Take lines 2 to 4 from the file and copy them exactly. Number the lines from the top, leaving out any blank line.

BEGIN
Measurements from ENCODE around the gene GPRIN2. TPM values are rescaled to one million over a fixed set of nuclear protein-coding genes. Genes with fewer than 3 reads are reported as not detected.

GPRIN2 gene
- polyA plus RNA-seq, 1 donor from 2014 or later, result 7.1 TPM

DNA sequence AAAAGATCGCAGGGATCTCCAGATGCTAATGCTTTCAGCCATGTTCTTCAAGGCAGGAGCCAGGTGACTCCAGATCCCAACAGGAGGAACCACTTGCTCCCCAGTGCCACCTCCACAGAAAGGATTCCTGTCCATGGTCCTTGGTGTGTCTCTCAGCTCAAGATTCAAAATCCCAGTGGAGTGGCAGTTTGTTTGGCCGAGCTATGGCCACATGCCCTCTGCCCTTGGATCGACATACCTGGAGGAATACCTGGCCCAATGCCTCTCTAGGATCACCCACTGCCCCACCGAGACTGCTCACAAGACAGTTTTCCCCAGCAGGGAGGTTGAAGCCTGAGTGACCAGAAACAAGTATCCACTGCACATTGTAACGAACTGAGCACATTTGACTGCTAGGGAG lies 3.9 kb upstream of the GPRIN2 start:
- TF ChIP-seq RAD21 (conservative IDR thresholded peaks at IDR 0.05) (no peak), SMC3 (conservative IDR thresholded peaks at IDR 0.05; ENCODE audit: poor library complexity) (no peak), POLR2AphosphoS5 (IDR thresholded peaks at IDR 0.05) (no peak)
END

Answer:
GPRIN2 gene
- polyA plus RNA-seq, 1 donor from 2014 or later, result 7.1 TPM

DNA sequence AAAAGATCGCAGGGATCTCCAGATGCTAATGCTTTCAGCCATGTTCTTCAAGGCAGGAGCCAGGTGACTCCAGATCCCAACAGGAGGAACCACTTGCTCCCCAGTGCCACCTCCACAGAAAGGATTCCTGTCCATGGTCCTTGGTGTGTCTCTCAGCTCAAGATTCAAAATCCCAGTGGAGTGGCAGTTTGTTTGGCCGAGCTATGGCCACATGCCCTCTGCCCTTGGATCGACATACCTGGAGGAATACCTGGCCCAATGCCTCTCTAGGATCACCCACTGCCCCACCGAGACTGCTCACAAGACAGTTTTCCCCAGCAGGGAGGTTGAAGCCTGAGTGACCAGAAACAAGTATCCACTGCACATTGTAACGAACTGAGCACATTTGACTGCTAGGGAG lies 3.9 kb upstream of the GPRIN2 start: